Likewise, by basically ignoring a large facet of the problem facing the Church of Antioch–the civil war in Syria, with most of the international world–excepting Russia–opposing the rule of Syrian dictator Assad, the authors overlook the possibility that the turmoil in the region, and the position of the Syrian government (which has permitted the Church to exist in relative freedom as a Christian minority) may influence and complicate the considerations of the Antiochian Patriarchate. I do not claim any special knowledge in this area, and presume the authors are far more knowledgeable; yet it would be surprising if the politics of the Syrian situation did not affect the situation of the churches on the ground in the Middle East.

    Furthermore, the authors neglect to mention that Antioch is not above “encroaching” on territories itself, at least in the diaspora (those objecting to this word can see my comments elsewhere on the OCL website). In fact, the authors implicitly point to the more obvious, if not frustrating and perplexing, problem in the Orthodox world: the fundamental disunity of though on ecclesiological issues and the canonical norms governing the relationships between Churches. This is the primary reason why the issue of the declaration of autocephaly itself had to be omitted from the agenda, an issue on which no consensus exists and was likely the only (!) issue that would have resulted in something new, as none of the adopted documents presents the Orthodox (as opposed to the non-Orthodox) with anything that has not been said before.

    In the end, I do not think Antioch was wrong by absenting her representatives from the Council, but not being wrong does not, in this instance, necessarily mean one is right. What the Council actually accomplished–the statements–could have been adopted by Antioch without controversy but also without attending the Eucharistic celebrations held throughout the council (Arians and Orthodox did not commune during Nicea!), as none of these–in the final analysis–would be inconsistent with the position of the Antiochian Church over the last century or so. The biggest accomplishment of the Council, from the perspective of the Orthodox, was to have so many hierarchs of so many Churches in one room speaking with one another. Even if Antioch attempted to have its issue placed on the agenda, as the authors of the article seem to have desired, and failed, the presence of her hierarchs meeting and dialoguing with hierarchs they like have never met would have been good, even as here in the USA the Assembly of Bishops allowed many hierarchs on American soil to meet for the first time.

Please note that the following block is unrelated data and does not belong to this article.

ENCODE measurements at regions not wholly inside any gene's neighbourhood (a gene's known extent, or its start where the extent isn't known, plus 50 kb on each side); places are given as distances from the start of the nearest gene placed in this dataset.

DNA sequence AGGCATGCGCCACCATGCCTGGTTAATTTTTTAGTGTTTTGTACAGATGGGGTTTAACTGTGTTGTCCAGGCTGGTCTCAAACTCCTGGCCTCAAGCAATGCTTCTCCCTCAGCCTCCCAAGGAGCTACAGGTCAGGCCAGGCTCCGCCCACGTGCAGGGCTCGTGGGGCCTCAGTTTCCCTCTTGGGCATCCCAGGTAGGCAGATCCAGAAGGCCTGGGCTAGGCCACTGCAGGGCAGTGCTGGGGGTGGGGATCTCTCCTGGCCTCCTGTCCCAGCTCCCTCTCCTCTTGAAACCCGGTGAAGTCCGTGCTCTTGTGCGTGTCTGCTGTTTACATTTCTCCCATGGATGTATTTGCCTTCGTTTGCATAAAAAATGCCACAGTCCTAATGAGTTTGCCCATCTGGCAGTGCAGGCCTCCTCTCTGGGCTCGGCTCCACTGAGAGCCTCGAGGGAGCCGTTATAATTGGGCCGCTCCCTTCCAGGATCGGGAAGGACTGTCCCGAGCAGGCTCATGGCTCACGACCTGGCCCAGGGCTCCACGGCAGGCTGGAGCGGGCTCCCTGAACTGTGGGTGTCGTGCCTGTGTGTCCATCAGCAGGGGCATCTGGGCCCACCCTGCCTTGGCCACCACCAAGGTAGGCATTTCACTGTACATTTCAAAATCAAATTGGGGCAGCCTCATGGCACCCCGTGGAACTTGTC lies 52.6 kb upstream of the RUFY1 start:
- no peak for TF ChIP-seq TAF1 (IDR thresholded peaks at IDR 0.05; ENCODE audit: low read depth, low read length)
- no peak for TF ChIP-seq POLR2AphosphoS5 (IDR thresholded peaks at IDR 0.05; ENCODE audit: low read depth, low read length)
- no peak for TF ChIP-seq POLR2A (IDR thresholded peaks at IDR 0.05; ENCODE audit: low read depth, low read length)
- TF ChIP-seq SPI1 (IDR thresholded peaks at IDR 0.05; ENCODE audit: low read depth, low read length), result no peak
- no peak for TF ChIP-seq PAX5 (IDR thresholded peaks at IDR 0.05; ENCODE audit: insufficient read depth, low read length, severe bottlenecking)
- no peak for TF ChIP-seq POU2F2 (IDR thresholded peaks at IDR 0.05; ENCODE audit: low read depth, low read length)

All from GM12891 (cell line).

It is rather simple to have a theoretical discussion of canonical borders and “jurisdiction,” and to sever ties with persons you don’t really know in the first place. But that is not, strictly speaking, the Orthodox way. The convocation of the Council and the sudden (and often, it seems to outside observers, somewhat disingenuous) refusal of attendance by several autocephalous Churches points to a de facto disunity within the Orthodox world despite the formal “communion” of churches. But that formality is not real until “brethren dwell together” face to face and share existence (the literal meaning of communion/koinonia). Perhaps the Ecumenical Patriarch, in pressing on with the Council despite obstacles and numerous concessions to the very churches that declined, in the end, the invitation, actually accomplished something truly significant: the NEED among the Churches to come together to resolve long-standing disputes and misunderstandings, to actually find a means by which the communion of the churches will be authentic and sincere, something that–in some cases–it obviously has not been for some lengthy time.

    Just a thought.

Leave A Reply

This site uses Akismet to reduce spam. Learn how your comment data is processed.